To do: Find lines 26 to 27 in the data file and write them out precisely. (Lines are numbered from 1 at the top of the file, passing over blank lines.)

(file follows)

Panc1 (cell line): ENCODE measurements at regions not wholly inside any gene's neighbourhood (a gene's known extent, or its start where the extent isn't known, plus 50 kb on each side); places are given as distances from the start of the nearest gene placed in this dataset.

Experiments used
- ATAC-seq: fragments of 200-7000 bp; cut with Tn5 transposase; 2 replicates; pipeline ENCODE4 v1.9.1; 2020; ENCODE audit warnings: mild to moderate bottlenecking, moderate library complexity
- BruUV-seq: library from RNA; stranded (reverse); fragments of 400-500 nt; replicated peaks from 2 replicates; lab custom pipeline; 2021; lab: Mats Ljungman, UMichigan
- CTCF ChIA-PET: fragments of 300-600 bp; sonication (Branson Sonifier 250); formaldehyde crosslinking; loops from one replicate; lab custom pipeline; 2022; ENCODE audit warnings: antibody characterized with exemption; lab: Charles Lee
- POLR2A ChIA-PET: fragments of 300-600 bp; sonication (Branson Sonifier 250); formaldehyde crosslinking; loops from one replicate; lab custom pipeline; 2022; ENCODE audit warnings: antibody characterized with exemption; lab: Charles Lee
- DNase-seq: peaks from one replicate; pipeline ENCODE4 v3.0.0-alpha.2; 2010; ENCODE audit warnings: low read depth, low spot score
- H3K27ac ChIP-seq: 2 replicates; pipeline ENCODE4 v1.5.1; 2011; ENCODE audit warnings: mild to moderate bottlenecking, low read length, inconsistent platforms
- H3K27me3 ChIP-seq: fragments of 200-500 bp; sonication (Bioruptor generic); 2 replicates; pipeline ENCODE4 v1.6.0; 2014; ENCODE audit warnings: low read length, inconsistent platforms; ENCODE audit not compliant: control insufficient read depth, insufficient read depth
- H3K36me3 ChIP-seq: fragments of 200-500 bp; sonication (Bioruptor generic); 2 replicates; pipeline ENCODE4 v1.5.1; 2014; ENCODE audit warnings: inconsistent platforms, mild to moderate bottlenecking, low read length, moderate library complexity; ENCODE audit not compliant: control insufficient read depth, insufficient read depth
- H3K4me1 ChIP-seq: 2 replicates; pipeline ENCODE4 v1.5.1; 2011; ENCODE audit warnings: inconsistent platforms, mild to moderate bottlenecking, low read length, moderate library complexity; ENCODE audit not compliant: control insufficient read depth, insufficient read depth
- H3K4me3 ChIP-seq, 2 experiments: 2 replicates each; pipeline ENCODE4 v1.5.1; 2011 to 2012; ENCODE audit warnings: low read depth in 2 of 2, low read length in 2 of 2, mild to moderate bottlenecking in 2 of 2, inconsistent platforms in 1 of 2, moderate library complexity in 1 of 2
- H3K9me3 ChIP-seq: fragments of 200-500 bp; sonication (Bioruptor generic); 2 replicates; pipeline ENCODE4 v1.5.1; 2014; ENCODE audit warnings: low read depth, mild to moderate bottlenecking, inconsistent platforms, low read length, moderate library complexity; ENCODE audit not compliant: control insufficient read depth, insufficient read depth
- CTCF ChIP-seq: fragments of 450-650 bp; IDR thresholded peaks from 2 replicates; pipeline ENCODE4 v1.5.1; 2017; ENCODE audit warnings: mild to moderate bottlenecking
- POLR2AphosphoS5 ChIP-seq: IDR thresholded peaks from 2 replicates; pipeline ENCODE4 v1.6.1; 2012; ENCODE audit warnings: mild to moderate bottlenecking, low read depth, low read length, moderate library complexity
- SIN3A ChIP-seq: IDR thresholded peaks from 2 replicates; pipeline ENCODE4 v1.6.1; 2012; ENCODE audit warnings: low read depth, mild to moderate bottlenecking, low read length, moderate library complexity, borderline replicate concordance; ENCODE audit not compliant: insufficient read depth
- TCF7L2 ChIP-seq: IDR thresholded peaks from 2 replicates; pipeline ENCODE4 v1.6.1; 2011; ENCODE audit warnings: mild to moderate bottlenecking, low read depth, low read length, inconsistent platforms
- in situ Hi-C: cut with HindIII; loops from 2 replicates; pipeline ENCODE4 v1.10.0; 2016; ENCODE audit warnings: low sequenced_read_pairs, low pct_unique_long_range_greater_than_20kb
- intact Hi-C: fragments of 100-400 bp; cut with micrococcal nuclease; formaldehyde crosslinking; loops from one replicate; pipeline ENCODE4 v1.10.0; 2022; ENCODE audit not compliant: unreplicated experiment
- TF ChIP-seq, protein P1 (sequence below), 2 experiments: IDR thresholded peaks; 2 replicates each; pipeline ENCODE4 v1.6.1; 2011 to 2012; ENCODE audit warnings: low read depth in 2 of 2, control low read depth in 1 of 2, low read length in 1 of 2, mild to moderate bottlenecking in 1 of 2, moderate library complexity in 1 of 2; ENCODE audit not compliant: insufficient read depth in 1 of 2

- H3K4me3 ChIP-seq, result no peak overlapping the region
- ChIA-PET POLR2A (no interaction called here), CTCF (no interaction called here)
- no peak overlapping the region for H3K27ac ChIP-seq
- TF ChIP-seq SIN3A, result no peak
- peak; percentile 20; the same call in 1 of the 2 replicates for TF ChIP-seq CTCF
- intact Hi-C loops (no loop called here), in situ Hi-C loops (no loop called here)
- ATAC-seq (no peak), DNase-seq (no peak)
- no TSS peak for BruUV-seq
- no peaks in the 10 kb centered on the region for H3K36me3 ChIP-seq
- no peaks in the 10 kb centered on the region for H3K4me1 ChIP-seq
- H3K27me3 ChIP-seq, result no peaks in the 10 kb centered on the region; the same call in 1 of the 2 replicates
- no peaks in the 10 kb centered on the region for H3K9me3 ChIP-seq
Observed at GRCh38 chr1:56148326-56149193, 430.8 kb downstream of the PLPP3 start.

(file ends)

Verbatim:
- intact Hi-C loops (no loop called here), in situ Hi-C loops (no loop called here)
- ATAC-seq (no peak), DNase-seq (no peak)